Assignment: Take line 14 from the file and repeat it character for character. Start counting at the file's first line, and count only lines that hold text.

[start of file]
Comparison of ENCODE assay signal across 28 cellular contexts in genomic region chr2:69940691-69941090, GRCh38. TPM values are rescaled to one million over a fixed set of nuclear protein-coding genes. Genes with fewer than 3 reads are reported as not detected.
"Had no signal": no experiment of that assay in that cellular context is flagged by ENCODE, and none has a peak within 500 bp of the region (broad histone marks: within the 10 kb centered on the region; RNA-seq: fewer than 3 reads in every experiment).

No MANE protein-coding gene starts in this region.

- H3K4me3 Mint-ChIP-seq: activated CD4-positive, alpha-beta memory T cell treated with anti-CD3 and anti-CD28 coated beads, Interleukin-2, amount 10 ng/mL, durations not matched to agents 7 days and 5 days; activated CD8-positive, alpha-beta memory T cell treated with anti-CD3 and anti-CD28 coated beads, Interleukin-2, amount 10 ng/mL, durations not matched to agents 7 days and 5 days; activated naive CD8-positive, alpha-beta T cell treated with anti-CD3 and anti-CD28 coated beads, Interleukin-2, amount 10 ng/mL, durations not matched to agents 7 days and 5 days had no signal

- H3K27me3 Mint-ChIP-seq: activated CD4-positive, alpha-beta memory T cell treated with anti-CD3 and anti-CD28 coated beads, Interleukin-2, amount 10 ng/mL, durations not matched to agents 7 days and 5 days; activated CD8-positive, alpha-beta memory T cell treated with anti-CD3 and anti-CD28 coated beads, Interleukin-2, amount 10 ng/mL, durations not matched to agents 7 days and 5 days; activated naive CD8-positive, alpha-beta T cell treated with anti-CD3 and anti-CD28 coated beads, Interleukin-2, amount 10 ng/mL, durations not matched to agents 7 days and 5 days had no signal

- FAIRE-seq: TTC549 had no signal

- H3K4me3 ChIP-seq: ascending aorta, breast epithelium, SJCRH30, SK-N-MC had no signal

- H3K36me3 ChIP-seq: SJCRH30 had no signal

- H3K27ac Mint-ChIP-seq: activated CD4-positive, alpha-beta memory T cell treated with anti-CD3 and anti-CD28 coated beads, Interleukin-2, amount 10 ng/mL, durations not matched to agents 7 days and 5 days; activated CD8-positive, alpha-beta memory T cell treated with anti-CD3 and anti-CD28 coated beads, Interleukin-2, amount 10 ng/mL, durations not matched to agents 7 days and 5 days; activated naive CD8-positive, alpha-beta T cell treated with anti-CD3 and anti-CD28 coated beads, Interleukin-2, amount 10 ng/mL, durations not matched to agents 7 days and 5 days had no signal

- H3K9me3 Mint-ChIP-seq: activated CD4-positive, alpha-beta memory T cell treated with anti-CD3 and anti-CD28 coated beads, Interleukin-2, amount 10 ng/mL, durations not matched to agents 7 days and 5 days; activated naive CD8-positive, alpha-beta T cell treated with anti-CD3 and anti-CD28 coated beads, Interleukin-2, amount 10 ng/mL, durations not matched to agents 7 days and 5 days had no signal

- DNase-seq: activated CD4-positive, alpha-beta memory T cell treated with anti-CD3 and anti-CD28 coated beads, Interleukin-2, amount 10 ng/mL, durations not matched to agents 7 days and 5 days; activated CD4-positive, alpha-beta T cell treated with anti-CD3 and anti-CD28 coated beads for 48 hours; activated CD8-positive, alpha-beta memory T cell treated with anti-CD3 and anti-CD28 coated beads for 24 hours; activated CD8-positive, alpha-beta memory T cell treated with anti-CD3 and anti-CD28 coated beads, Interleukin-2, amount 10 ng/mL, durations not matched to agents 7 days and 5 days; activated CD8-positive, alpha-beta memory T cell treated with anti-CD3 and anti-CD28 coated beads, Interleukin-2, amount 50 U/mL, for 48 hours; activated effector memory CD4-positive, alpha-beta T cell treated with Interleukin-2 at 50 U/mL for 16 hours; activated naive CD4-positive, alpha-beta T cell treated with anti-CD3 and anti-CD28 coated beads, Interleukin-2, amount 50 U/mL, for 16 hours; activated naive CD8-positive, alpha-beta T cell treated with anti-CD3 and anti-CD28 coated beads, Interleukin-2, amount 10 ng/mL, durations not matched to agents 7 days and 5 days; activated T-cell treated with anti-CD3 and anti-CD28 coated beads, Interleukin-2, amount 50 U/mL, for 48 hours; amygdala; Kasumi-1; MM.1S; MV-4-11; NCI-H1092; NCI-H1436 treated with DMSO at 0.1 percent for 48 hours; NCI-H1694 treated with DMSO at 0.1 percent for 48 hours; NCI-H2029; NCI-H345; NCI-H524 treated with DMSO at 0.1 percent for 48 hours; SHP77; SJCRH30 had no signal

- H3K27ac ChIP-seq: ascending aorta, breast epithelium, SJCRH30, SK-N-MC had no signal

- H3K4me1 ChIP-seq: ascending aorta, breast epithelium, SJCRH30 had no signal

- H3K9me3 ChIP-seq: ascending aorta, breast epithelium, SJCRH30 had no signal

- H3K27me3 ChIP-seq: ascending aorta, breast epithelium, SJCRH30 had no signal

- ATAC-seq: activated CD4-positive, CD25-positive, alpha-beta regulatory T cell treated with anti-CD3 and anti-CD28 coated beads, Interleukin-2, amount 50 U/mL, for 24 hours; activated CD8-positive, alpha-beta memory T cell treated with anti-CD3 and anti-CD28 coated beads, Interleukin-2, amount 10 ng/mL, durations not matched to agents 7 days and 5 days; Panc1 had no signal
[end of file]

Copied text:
- H3K9me3 ChIP-seq: ascending aorta, breast epithelium, SJCRH30 had no signal